The Looking Glass : New Perspectives on Children's Literature, Vol 4, No 2 (2000)

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Curiouser & Curiouser


Small Screen Rapture

by Gregory Maguire


Gregory Maguire, who lives in Concord, Massachusetts, is a writer for children and adults, a founder of Children's Literature New England and a popular teacher of creative writing in the classroom.

from Four Stupid Cupids, Volume Four in The Hamlet Chronicles,
by Gregory Maguire, forthcoming from Clarion Books.
Reprinted with permission of the publisher.

 

The students of Miss Earth's class in the small town of Hamlet, Vermont, make friends with some stupid cupids who have some arrows to spare. They decide, in the book's early section, to ask their cupid friends to help their teacher fall in love with a TV newscaster, Chad Hunkley. Their plans go awry, however, and Miss Earth, formerly a devotee of books and reading, falls in love with the whole concept of television. Her students, the principal, the mayor, nobody seems to be able to help…

"Oh books," said Miss Earth tiredly. "The thing about books is that they're so heavy. If you know what I mean."

The children were scandalized. "Miss Earth," said Pearl Hotchkiss. "You're a card carrying member of the National Council of Teachers of English! How can you diss books?"

"That stuff about books being good for the mind, it's all a bit overrated, don't you think?" said Miss Earth thinly. She didn't look as if she had much more life than a doughnut right now.

"But look," said Mayor Grass. "I also brought you Abducted in Arabia! The very latest. See, it's a double volume, packaged with its sequel, Quicksanded in Q'om." He pulled the heavy hardcover from the pocket of his parka. "They say it's a book that you can't put down."

Miss Earth heaved it onto the desk with a thud. "I say it's a book that you can't pick up."

Mayor Grass continued desperately, "Roses, Miss Earth. I brought you roses. Beautiful roses . . ."

"Roses have thorns," said Miss Earth. "Thorns hurt. TV doesn't hurt."

Mayor Grass couldn't believe his eyes or ears. The children felt terrible. "Here," said Thekla Mustard, rushing forward, "let me put those roses in some water, Mayor Grass. I'm sure Miss Earth will come to her senses in a moment. She's just had a shock."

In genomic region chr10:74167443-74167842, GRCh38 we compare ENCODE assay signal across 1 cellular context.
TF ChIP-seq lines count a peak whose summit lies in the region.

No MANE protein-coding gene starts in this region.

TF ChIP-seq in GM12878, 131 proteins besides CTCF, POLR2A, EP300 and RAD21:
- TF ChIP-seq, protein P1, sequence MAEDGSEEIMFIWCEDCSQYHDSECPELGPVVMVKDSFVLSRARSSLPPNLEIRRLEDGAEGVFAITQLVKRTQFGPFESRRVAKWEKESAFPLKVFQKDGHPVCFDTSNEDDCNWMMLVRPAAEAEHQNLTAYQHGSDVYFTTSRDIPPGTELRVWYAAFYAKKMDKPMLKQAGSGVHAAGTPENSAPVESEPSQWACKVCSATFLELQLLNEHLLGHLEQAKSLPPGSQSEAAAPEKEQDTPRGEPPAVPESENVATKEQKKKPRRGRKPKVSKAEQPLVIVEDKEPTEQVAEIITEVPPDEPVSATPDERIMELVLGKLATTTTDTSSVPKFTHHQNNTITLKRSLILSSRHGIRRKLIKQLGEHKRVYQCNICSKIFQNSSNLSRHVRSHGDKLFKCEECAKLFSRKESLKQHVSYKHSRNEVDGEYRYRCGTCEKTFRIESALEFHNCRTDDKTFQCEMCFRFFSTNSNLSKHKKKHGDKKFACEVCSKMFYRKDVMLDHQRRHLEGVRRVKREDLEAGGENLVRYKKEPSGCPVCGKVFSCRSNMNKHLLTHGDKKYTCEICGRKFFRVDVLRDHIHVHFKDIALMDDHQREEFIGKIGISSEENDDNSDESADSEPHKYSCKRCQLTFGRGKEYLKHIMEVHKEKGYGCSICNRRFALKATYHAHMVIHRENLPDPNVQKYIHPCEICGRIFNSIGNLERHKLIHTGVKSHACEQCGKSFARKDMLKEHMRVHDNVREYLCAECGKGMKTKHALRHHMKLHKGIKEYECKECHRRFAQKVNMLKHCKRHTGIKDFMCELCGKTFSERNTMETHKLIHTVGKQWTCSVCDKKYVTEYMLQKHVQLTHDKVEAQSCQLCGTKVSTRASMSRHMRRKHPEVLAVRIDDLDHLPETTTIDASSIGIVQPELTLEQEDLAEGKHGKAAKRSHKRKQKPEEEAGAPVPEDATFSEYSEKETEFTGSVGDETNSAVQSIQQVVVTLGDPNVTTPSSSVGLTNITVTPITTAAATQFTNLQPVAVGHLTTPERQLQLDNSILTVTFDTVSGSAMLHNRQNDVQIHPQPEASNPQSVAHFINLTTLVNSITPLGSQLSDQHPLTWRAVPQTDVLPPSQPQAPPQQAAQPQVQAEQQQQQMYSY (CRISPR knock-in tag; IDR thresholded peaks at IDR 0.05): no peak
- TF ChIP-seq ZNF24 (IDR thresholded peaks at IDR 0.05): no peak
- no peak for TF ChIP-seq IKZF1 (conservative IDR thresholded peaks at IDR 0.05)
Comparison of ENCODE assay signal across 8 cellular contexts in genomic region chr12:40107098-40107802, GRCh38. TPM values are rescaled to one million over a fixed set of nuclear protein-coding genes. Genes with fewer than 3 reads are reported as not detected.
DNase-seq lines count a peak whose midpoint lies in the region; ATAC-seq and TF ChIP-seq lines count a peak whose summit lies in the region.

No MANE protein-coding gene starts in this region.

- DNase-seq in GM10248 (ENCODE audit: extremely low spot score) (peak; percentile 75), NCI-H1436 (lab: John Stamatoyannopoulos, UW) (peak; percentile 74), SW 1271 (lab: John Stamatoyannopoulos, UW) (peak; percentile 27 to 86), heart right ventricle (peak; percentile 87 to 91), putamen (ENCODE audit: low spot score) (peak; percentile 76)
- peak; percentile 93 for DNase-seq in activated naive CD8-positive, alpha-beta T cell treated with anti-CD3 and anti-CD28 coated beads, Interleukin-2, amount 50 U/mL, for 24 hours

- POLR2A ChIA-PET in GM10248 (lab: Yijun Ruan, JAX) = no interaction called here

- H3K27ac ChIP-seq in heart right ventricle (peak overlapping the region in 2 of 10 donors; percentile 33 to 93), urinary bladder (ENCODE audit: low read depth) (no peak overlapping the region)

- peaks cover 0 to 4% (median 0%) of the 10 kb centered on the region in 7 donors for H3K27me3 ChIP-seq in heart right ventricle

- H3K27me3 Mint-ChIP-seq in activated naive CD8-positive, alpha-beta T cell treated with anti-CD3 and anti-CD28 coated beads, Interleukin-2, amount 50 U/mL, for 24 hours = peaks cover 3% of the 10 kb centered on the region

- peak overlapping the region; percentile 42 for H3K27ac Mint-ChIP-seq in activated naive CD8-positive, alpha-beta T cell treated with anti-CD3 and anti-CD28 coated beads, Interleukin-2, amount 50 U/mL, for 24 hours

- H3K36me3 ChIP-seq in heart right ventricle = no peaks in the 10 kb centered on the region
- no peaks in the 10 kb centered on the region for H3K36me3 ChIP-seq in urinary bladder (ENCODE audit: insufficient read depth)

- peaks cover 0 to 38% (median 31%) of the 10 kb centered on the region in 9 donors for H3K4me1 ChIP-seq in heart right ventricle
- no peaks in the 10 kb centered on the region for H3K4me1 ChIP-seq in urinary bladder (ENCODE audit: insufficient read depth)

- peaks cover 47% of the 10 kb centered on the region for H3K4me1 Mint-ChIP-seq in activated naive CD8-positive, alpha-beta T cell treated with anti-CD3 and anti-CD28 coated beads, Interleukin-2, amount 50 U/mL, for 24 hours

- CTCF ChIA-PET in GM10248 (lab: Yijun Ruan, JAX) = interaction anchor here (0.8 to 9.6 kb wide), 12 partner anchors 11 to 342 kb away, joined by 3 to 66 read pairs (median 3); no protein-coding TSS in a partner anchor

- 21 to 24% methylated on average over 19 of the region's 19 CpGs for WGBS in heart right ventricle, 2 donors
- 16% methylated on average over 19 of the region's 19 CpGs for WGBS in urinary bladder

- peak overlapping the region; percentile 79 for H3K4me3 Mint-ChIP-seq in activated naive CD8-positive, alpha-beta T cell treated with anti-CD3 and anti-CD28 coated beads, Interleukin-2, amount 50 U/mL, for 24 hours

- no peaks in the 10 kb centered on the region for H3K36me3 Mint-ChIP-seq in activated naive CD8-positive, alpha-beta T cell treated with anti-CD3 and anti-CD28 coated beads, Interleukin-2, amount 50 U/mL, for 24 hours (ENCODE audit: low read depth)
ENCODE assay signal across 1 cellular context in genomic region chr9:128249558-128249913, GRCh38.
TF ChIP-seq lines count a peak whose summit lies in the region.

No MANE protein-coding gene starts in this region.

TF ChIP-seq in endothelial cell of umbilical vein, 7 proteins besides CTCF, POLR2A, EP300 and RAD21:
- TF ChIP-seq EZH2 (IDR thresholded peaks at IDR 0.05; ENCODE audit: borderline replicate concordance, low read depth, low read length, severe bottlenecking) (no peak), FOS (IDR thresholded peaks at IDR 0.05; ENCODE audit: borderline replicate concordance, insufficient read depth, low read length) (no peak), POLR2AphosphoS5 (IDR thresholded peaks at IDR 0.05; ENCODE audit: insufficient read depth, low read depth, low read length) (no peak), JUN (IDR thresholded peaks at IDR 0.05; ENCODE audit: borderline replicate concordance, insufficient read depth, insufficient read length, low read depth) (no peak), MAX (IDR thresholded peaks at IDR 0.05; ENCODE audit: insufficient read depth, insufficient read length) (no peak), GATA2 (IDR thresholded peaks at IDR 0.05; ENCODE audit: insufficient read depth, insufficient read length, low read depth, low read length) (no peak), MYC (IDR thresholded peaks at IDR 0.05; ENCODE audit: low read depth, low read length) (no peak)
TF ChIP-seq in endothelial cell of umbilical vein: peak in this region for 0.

"Perhaps it's a shock due to a bee sting?" said Mayor Grass. "let me go ask Nurse Crisp to check her out and administer an antidote if need be."

"TV is a wonderful antidote to everything," said Miss Earth staunchly.

Mayor Grass left, looking worried. The kids sat at their desks. Jasper Stripe returned with a small black-and-white TV. It didn't have the right fixtures to hook up to the VCR. Miss Earth wasn't going to be able to find Chad Hunkley now, since the Breakfast in America show was only on from 9 till 10.

But Miss Earth fiddled with the antennae and worried the knob about. Without the help of a satellite dish, TV reception in rural Vermont was poor. For a while she couldn't tune in to anything much. Still, she made comments about the gray herringbone stripes that zigzagged nervously, east to west. "Soothing, and somehow stimulating too, don't you agree?" she asked the class.

"One can learn so much from TV," said Miss Earth. "Do books look you in the face and speak to you? No they do not. They lie around like old pieces of pie that nobody wants. Whereas TV has this powerful pull, with noise and movement. And you don't have to lift a finger. Look, a commercial. Watch carefully. All of life passes before you in commercials, if you but have the eyes to see."

"Drastic situations call for drastic measures," said Lois Kennedy the Third. Swift and sure of purpose as a United States Marine, she dove to the front of the room and yanked the TV plug out of the socket.

Miss Earth's pupils -- the ones in her eyes, not the ones standing around worrying about her—seemed to be dwindling like the little white dot in the middle of the TV screen. When the white dot disappeared, Miss Earth sat with her hands on her knees as if she had been unplugged too.

"Are we in trouble," said Fawn. "Catastrophe."

At that moment Nurse Pinky Crisp and Principal Buttle came bustling in.

"The janitor told us you were ill," said Principal Buttle.

"TV," murmured Miss Earth, as if in a coma.

Miss Earth suddenly lunged for the TV cord and plugged it in again. A commercial came blaring on. The TV commanded: "Right now, for a limited time only, a complete set of the novels of Stephanie Queen. Order now! Now! Call 1-800-555-OUCH."

"What a good idea!" said Miss Earth. "Why didn't I think of that before?"

"But Miss Earth!" screeched Thekla Mustard. "You have some Stephanie Queen novels right here at your feet."

"I think they're better if you order them through the TV," said Miss Earth.

Principal Buttle and Nurse Crisp looked at each other sagely and nodded. "You've finally cracked," said Principal Buttle to Miss Earth. "Being the best teacher in the school has proved too much for you. Let's get you home for a little loving care by your mother." Nurse Crisp and Principal Buttle locked arms with Miss Earth, and marched her out of the room.

"For homework," Miss Earth called over her shoulder, "class, watch as much TV as you can, and tell me all about it tomorrow."
 

Gregory Maguire


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"Small Screen Rapture"
© Gregory Maguire , 2000.
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The Looking Glass: new perspectives on children's literature

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